All smartphone manufacturers seem to be concentrating their efforts on the burgeoning Indian market. Joining the fray are a flurry of Chinese smartphone manufacturers including Gionee, Oppo and Xiaomi.
ZTE is trying to turn the spotlight to itself with the ZTE V5, a smartphone priced directly against the formidable Moto G (Gen 2) (Review | Pictures). The ZTE V5 has slightly better specifications when compared to its opponent, with a 13-megapixel rear camera and 5-megapixel front-facing camera. ZTE’s phone runs Android 4.4.2 KitKat but there is a custom skin on top of it called Nubia v2.5.1, which we haven’t seen before.
Let’s see how the ZTE V5 spices things up with this premise.
Look and feel
In this day and age when smartphone manufacturers are clamouring to make the thinnest and lightest smartphone, the ZTE V5 feels like an anomaly. At 165g and 8.9mm thick, the phone is definitely chunky. This is not necessarily a bad thing since holding it is reassuring and the build quality of the phone is actually pretty good. The two-tone black and white exterior looks sedate, but once the rear cover is popped open, you can see that the ZTE V5 has a bright blue interior.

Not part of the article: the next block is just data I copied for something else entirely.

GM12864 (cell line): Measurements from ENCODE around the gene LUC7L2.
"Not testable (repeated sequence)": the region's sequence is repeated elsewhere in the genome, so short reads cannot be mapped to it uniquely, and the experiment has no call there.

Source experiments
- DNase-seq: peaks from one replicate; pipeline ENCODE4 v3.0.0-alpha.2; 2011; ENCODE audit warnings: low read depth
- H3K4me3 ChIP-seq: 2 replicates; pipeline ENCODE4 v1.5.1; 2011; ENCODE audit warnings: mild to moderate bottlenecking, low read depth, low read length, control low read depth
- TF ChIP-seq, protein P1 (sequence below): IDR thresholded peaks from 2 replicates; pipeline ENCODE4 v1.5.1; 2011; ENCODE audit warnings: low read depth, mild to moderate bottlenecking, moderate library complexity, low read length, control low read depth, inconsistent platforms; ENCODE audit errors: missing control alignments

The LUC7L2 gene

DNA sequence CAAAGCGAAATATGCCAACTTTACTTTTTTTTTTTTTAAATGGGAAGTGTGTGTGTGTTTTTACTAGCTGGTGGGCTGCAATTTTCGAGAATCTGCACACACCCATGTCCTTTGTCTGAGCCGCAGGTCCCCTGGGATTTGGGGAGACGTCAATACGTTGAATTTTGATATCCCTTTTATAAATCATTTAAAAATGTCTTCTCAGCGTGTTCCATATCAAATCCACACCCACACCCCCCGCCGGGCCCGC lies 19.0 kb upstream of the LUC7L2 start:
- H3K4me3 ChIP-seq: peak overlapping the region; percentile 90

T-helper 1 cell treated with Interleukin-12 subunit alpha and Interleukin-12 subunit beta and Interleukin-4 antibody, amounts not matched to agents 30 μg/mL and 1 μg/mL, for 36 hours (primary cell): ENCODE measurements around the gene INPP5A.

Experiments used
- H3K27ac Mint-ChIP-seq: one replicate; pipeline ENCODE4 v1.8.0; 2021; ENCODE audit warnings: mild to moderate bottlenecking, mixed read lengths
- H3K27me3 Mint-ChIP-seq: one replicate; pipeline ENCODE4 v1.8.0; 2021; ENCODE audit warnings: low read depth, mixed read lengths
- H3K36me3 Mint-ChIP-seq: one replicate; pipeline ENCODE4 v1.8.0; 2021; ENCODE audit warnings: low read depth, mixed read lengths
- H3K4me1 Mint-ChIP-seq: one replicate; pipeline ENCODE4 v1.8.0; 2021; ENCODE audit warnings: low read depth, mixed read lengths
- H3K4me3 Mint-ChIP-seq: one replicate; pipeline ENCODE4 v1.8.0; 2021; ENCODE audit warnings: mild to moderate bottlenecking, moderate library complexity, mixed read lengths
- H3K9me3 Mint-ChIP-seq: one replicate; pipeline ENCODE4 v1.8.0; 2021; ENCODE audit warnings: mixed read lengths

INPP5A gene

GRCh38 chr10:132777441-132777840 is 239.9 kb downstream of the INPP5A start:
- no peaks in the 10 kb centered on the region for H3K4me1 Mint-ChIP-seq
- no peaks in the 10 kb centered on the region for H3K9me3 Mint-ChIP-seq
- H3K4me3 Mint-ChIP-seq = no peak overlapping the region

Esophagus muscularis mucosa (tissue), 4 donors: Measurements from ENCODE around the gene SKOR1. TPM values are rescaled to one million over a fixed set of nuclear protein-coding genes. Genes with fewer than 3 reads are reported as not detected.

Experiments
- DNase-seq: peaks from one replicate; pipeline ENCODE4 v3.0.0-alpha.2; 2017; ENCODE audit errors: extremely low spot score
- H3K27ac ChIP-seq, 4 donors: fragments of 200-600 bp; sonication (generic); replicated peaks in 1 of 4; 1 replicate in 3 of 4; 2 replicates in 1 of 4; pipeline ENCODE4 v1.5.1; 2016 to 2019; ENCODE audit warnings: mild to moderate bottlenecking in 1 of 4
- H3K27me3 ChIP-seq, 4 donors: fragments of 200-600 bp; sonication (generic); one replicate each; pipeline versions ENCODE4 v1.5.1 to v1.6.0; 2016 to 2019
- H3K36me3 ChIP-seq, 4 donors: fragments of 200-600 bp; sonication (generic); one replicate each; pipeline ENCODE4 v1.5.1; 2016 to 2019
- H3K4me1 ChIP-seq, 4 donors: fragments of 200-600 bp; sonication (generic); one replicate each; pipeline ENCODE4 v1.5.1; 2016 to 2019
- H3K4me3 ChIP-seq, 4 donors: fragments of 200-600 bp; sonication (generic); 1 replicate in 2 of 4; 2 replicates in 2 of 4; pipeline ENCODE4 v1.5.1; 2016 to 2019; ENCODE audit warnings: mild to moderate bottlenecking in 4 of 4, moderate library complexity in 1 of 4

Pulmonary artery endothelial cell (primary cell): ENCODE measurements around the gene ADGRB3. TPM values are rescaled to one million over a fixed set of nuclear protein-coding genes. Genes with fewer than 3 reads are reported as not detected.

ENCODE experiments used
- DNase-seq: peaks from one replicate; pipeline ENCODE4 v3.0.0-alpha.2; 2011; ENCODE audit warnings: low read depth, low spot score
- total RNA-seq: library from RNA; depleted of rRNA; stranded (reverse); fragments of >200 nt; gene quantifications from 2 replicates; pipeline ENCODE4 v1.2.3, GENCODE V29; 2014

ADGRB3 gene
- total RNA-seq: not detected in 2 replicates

This blue theme extends to the backlight of the capacitive navigation buttons which are located below the 5-inch screen. The home button is a hollow circle, while the back and menu buttons are just dots. This setup is similar to the Xolo Win Q900s (Review) phone we reviewed recently. In Xolo’s case, the buttons are designed this way so that either Android or WP8.1 can be shipped on the same hardware. We think that it is a confusing setup, which ZTE could have avoided.
Above the display, there is the front-facing camera and the earpiece. There is a thick bezel surrounding the screen. On the right is the power/wake button, which is easily accessible, and the volume rocker is on the left. Both these hardware buttons have good travel. The primary camera on the rear juts out slightly. The lower half of the rear has two grilles which house the loudspeaker.
Specifications and software
Just like the Moto G (Gen 2), the ZTE V5 has a Qualcomm Snapdragon 400 SoC under the hood. The quad-core processor is clocked at 1.2GHz and there is an integrated Adreno 305 GPU. There is 1GB of RAM and 4GB of internal storage space. The internal storage can be further expanded by up to 32GB using a microSD card.